·    On the Influence of Other Nitrates than that of Silver in the Printing Bath

·    Uses and Reactions of Nitrate of Ammonia  in the Printing Bath 

·    Some Recent Photographic experiments

In the last of these Papers, J G Tunny described

a method of preventing the darkening of negatives after intensification by Bicarbonate of Mercury, by the application of Cyanide of Potassium” 


a method of preventing the albumen from sinking into the paper by first saturating the paper with paraffin”.

Lectures were also delivered on:

-   The Collodian Process

-   The Tannin Process

-   The Fothergill Process

-   The Coffee Process

-   The Hot Water Process.  

Lecture titles included:

- On Printing Photographs on Prepared Printers Canvas and Similar Surfaces

The Preparation of Artificial Ivory  Illustrations of Woodbury’s Photo-relief Printing


On 6 September 1865, Mr Chapham of Leith exhibited and explained a new camera which he had invented for working wet collodion in the field without tent or dark box.  

Ten days later, Mr Chapham took this camera on EPS’s last outing of the summer season to Stenhouse Mills.  Other members of the Society were impressed that he travelled lightly, They reported that he took 

“a bottle of collodion in his pocket, the plate box strapped on his shoulder and the camera which is a square box not much larger than the size of a plate in one hand, and the tripod in the other - and that is all.”

In 1867, Mr Davies exhibited

a number of photographs of the eclipse of the Sun, taken by him that morning  with an exposure of 1/10 of a second to 4 seconds”.

Several items of equipment were demonstrated at the Society’s meetings in the 1860s, including:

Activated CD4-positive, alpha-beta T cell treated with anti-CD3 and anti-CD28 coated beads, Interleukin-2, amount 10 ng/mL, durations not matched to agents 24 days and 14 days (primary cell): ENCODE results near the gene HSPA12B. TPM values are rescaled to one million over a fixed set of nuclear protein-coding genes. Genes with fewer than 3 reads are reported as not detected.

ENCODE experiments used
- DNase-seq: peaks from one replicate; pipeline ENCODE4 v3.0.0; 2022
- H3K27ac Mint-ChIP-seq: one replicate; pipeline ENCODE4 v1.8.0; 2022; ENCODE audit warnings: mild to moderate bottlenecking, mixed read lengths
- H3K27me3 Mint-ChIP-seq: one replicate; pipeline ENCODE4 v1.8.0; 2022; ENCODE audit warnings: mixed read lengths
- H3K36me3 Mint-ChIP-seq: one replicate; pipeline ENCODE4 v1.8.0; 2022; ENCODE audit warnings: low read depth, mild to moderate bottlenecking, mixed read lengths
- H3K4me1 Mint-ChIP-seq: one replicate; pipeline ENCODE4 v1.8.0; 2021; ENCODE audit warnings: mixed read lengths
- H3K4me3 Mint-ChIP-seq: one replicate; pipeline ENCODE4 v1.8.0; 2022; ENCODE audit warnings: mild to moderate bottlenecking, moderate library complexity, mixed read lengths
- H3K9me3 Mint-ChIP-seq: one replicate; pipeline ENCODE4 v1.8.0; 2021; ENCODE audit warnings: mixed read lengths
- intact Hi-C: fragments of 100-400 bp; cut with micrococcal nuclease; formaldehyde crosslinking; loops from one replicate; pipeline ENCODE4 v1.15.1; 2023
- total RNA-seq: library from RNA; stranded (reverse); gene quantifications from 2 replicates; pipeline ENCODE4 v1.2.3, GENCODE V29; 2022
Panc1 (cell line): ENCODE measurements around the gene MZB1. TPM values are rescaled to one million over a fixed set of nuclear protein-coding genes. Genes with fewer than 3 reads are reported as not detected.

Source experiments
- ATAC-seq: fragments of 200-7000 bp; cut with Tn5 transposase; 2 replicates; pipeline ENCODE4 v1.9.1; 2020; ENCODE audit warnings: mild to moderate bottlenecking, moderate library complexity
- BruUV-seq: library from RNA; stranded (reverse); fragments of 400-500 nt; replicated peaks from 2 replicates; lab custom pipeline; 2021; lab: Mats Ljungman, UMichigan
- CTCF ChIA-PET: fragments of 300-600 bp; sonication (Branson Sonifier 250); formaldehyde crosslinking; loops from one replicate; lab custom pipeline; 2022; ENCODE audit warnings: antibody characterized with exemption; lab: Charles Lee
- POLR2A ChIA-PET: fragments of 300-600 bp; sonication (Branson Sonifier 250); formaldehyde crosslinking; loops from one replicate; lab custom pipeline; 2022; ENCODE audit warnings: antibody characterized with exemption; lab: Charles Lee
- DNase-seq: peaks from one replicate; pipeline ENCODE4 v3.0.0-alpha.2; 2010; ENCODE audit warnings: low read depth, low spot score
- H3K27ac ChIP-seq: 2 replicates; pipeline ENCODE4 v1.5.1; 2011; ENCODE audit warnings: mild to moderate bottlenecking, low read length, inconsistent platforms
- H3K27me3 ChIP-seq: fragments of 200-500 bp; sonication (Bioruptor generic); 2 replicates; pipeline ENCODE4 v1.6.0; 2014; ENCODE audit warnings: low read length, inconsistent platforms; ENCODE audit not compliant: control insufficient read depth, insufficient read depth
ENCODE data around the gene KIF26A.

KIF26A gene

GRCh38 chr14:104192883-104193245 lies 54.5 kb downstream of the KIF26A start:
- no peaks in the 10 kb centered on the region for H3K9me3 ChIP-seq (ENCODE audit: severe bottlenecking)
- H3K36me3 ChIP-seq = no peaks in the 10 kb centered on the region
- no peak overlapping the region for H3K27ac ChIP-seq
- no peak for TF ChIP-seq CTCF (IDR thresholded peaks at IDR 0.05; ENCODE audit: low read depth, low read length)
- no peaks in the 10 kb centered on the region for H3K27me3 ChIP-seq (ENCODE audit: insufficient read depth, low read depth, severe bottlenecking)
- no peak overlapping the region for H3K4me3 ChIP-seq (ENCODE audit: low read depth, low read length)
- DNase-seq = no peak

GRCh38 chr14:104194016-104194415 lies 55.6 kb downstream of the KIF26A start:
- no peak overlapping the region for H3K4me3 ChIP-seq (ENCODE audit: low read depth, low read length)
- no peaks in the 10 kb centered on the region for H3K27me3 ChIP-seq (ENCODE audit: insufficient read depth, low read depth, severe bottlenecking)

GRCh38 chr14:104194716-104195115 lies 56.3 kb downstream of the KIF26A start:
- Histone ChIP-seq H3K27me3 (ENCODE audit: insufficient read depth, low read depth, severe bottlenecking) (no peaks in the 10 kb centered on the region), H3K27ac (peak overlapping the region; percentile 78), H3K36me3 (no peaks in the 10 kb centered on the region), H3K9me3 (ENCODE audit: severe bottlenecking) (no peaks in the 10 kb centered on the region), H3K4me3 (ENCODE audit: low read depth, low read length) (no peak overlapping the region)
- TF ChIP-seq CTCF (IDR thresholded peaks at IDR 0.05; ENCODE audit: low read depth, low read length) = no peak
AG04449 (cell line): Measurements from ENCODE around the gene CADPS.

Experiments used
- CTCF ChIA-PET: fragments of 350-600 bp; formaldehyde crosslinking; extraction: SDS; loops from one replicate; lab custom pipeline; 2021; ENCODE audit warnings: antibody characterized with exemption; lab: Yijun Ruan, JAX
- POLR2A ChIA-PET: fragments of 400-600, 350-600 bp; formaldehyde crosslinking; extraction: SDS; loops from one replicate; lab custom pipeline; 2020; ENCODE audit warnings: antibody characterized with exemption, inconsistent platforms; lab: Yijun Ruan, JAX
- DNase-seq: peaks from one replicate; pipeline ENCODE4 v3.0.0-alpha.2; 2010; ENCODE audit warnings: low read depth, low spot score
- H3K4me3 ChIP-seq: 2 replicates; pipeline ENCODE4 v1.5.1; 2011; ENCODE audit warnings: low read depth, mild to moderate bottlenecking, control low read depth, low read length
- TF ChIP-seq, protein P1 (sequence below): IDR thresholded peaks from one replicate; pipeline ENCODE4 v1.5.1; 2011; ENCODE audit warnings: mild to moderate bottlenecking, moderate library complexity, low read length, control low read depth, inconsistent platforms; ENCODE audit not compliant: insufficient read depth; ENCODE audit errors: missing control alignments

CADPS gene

-   Sarony’s Posing Apparatus.

-   A New Tent for Photographic Purposes mounted on a Wheelbarrow.

-    The Grisdale Washing Machine.

Andrew Pringle read a report on the Grisdale Washing Machine which was

generally to the effect that it had failed in their hands.  Although he thought the principle good, the mechanical parts were weak and had broken down.”

The Velocipede

In 1869, Dr Nicol read a paper on a subject that was being discussed in the photographic journals:  The Velocipede as an Adjunct to Landscape Photography.  It was reported that:

"A few observations on the subject were made by Mr Slight (who for photographic purposes preferred three wheels), Mr Davies (who preferred none), Mr Muir, Mr McGlashon, Mr Low, Mr Pringle and other gentlemen."

The Society’s Album

In 1869, Mr  J H Douglas exhibited a number of prints

 “taken on Obernettes prepared paper and toned in various ways"  

By this time the Society possessed a photographic album, so several of these photos were placed in the album  "to undergo the test of time.”


The lists of Wednesday evening lectures on this site have been compiled from a variety of sources including manuscript notes.  Some of these records contained a number of inconsistencies, particularly for the 1860s. In some cases several different titles were given for the same lecture.  In other cases there was a little ambiguity over the date that the lecture was given, so some of the dates on this site may be 'one year out'.  As I continue my research, I will check and update these records.


EPS Wednesday Meetings - Index